“Books can take you places,” children’s author Sandra Boynton once wrote. It is certainly true that stories enable readers to experience different and sometimes exotic lives without leaving the comfort of their armchair. But should you take books places?
Photo: Brian Au
When one considers good literature as a travel partner they shall never travel alone; whether memoir, travelogue or narrative fiction, books can enliven a place you visit, enhancing your understanding of it, enriching the experience with shades of history and perspective you are unlikely to conjure alone.
Hong Kong, and increasingly Shenzhen, as major players in the modern Chinese drama, have been used as the backdrop, and occasionally the subject matter of various author’s imaginations. Furthermore, many of these delta vignettes are available in English, having been translated, or penned by the literary-minded foreigners who’ve called South China home.
There are a plethora of places to pick up a good local read in Hong Kong. Bookazine, established in 1985 occupies eight locations across the territory vending popular titles and magazines. Lok Man Rare Books over on Chancery Lane specializes in antique and rare collectibles while Swindon Books in Tsim Sha Tsui is a lovely, two-level bookstore vending quality reads, particular those relating to the Asia Pacific region.
In Shenzhen things get trickier due to censorship and the dearth in English speakers. Shenzhen Book City is located north of the city’s Central Business District and taken as a whole is one of the world’s largest bookstores. Here you’ll find a huge selection of books, magazines, movies, music and multimedia products as well as cafés and knickknack stores. Eon Bookstore, a specialist English-language outlet, is located in the Book City, though its range of titles can be limited. Westwards in the OCT Loft in Nanshan Old Heaven Books stocks a small range of English-language publications including several quality China travel guides.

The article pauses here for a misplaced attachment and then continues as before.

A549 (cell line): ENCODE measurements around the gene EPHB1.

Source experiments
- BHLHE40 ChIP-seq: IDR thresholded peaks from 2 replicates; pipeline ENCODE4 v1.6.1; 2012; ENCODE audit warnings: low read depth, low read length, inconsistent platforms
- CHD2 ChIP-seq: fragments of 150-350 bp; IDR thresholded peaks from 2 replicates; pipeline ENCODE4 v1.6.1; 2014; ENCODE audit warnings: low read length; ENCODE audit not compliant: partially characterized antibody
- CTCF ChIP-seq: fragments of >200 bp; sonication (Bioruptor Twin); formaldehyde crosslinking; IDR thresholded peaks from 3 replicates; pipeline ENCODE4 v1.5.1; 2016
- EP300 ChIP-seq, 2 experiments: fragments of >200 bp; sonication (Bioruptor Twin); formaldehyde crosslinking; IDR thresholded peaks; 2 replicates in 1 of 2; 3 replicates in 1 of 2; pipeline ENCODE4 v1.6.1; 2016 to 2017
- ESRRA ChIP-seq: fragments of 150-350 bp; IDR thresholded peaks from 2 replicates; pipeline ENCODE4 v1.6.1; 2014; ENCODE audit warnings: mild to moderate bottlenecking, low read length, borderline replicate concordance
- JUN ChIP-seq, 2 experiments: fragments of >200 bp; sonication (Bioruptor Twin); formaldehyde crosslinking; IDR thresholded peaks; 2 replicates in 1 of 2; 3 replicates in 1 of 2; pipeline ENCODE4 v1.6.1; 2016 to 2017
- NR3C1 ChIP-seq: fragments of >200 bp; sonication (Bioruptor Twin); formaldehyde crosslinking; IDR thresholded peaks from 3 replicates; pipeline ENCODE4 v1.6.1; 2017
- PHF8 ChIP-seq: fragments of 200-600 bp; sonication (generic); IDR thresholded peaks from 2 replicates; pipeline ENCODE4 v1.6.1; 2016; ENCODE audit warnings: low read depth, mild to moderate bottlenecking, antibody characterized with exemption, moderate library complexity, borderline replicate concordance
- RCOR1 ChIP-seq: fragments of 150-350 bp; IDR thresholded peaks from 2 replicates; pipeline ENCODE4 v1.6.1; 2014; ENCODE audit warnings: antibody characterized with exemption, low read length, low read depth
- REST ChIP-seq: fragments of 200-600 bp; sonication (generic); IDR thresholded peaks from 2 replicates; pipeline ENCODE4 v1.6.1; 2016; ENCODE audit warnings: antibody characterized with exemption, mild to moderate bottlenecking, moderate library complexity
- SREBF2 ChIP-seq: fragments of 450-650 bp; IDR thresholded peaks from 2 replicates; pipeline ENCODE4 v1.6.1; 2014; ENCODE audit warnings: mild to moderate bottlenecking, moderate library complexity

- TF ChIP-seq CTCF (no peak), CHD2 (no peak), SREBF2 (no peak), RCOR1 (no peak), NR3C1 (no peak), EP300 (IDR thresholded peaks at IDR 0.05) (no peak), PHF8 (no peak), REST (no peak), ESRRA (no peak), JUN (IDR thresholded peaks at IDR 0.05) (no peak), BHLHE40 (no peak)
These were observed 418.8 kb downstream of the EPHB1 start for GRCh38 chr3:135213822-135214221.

Northern Girls: Life Goes On
Photo: Asia Society
Contemporary female novelist Sheng Keyi’s debut Bei Mei, translated by Shelly Bryant, focuses on girls from her native Hunan province who migrate to boomtown Shenzhen. In the southern metropolis, big breasted Qian Xiaohong and her friends have to navigate a veritable urban jungle populated by corrupt and exploitive snakes as they seek to liberate themselves from the hardships and drudgery of rural China. It’s an ode to life on the margins, a document of the kind of ambitious people that drive China’s economy yet don’t always reap the rewards.
Love in a Fallen City
Aileen Chang’s collection of six stories was published to great acclaim in China and Hong Kong in the 1940s. The umbrella theme of how love may or may not overcome intense struggles, confounded by China’s roller coaster history in the 1930s, binds the stories. The title story is a novella set in Chang’s native Shanghai as well as Hong Kong. It has a seemingly joyous ending; as the fall of Hong Kong to the Japanese brings lead character Liu Siu and her lover to a positive decision. However, it is a finale haunted by darkness, as Hong Kong’s defeated spurs Liusui’s victory, raising philosophical questions about cause and effect, loss and gain, and the essential value of personal joy juxtaposed against grander tragedy. It was made into a film in 1984 by director Ann Hui and starred Chow Yun-fat.
The Last Train to Lo Wu
Seven stories focusing on being a stranger in a strange land, American writer Jess Row’s Shenzhen and Hong Kong are conjured into a world of confusion and unknowing either side of the border. In a persuasive world of alienation, politics make life difficult, but it is cultural differences, indeed culture shock, that ultimately divides people. Published in 2006 it captures a certain epoch when China was changing at its most dramatic pace. As such it is today something of a document of a decade ago when optimism and confusion permeated the factory floor of the world.
The great Welsh travel writer Jan Morris turned her sights on Hong Kong during that pivotal year 1997 when the territory was returned to China. In her classic style, she paints a portrait of a city from the clamorous back alleys to the luxurious Happy Valley racecourse. Morris documents the exploits of traders, pirates, colonists, financiers; knitting together an epic tapestry of this bewildering and unique city.